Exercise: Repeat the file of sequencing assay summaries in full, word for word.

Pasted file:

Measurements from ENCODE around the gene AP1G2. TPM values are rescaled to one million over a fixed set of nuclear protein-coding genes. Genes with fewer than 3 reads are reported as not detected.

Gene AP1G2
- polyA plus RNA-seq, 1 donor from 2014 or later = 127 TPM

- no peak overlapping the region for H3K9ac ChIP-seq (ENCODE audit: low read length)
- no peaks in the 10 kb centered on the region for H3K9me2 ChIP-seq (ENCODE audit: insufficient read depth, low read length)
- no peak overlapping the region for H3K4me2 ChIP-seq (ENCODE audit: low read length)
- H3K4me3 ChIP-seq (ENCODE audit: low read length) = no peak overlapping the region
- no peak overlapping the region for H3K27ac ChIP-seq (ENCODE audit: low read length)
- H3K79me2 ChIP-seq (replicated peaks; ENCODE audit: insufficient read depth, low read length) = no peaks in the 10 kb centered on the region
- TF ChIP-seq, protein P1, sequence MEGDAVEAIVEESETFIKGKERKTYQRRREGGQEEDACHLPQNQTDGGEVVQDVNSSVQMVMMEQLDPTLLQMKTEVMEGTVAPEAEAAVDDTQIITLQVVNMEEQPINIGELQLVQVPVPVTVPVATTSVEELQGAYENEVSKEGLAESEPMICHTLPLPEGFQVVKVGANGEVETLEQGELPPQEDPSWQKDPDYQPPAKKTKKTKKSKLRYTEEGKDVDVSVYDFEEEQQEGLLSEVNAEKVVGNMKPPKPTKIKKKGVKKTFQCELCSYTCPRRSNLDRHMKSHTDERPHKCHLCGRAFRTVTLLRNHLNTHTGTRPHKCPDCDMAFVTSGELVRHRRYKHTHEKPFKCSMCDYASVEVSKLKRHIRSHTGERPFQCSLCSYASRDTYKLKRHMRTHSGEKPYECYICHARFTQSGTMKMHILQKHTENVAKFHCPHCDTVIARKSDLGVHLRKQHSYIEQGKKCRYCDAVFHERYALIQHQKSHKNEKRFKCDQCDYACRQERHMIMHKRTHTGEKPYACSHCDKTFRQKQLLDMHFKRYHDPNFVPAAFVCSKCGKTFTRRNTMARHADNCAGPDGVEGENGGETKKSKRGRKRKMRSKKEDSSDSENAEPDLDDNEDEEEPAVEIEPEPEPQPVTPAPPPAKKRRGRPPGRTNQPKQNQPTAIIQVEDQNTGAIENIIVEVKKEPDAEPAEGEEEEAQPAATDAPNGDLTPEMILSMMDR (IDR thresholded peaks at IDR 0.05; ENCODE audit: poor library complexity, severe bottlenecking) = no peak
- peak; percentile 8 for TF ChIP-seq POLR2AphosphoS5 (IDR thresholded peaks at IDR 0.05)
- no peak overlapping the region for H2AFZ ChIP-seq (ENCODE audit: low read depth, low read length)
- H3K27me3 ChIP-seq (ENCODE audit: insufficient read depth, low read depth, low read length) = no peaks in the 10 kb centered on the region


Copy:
Measurements from ENCODE around the gene AP1G2. TPM values are rescaled to one million over a fixed set of nuclear protein-coding genes. Genes with fewer than 3 reads are reported as not detected.

Gene AP1G2
- polyA plus RNA-seq, 1 donor from 2014 or later = 127 TPM

- no peak overlapping the region for H3K9ac ChIP-seq (ENCODE audit: low read length)
- no peaks in the 10 kb centered on the region for H3K9me2 ChIP-seq (ENCODE audit: insufficient read depth, low read length)
- no peak overlapping the region for H3K4me2 ChIP-seq (ENCODE audit: low read length)
- H3K4me3 ChIP-seq (ENCODE audit: low read length) = no peak overlapping the region
- no peak overlapping the region for H3K27ac ChIP-seq (ENCODE audit: low read length)
- H3K79me2 ChIP-seq (replicated peaks; ENCODE audit: insufficient read depth, low read length) = no peaks in the 10 kb centered on the region
- TF ChIP-seq, protein P1, sequence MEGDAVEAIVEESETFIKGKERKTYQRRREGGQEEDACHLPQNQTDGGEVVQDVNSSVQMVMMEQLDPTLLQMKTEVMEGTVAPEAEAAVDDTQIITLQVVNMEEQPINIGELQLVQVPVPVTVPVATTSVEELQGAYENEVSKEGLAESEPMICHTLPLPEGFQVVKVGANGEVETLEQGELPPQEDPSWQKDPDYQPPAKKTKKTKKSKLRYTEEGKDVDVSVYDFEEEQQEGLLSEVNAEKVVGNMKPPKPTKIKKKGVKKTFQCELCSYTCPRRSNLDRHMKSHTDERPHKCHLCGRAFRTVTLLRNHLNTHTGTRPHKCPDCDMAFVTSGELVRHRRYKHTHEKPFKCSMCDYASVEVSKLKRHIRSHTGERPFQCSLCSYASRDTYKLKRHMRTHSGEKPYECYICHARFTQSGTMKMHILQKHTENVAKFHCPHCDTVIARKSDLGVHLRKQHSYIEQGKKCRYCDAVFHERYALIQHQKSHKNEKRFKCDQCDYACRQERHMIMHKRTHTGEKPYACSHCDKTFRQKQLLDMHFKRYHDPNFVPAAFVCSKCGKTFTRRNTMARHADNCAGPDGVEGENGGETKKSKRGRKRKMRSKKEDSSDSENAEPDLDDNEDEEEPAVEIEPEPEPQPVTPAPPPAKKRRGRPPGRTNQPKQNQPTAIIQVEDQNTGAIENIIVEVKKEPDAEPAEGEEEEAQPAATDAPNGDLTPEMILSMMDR (IDR thresholded peaks at IDR 0.05; ENCODE audit: poor library complexity, severe bottlenecking) = no peak
- peak; percentile 8 for TF ChIP-seq POLR2AphosphoS5 (IDR thresholded peaks at IDR 0.05)
- no peak overlapping the region for H2AFZ ChIP-seq (ENCODE audit: low read depth, low read length)
- H3K27me3 ChIP-seq (ENCODE audit: insufficient read depth, low read depth, low read length) = no peaks in the 10 kb centered on the region